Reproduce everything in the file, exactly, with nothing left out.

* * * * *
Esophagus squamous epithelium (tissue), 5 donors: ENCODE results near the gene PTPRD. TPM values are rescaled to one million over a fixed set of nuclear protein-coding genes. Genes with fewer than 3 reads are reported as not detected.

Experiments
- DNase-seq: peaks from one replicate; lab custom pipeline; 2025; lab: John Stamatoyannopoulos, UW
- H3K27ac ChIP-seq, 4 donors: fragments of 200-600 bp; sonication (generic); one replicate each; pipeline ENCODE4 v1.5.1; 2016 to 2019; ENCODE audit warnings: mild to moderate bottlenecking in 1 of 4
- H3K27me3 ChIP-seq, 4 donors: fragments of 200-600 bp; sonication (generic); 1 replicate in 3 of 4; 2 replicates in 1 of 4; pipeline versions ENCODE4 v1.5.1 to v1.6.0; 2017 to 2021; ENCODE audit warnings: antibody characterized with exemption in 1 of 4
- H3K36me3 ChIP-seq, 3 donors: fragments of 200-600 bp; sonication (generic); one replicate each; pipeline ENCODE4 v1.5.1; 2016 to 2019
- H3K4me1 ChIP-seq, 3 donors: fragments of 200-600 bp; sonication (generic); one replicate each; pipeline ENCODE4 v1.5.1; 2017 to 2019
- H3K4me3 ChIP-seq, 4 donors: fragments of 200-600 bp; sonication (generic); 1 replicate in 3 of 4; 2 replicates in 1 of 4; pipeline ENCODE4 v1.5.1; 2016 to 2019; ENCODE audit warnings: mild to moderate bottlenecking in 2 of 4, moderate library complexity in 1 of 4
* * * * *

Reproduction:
Esophagus squamous epithelium (tissue), 5 donors: ENCODE results near the gene PTPRD. TPM values are rescaled to one million over a fixed set of nuclear protein-coding genes. Genes with fewer than 3 reads are reported as not detected.

Experiments
- DNase-seq: peaks from one replicate; lab custom pipeline; 2025; lab: John Stamatoyannopoulos, UW
- H3K27ac ChIP-seq, 4 donors: fragments of 200-600 bp; sonication (generic); one replicate each; pipeline ENCODE4 v1.5.1; 2016 to 2019; ENCODE audit warnings: mild to moderate bottlenecking in 1 of 4
- H3K27me3 ChIP-seq, 4 donors: fragments of 200-600 bp; sonication (generic); 1 replicate in 3 of 4; 2 replicates in 1 of 4; pipeline versions ENCODE4 v1.5.1 to v1.6.0; 2017 to 2021; ENCODE audit warnings: antibody characterized with exemption in 1 of 4
- H3K36me3 ChIP-seq, 3 donors: fragments of 200-600 bp; sonication (generic); one replicate each; pipeline ENCODE4 v1.5.1; 2016 to 2019
- H3K4me1 ChIP-seq, 3 donors: fragments of 200-600 bp; sonication (generic); one replicate each; pipeline ENCODE4 v1.5.1; 2017 to 2019
- H3K4me3 ChIP-seq, 4 donors: fragments of 200-600 bp; sonication (generic); 1 replicate in 3 of 4; 2 replicates in 1 of 4; pipeline ENCODE4 v1.5.1; 2016 to 2019; ENCODE audit warnings: mild to moderate bottlenecking in 2 of 4, moderate library complexity in 1 of 4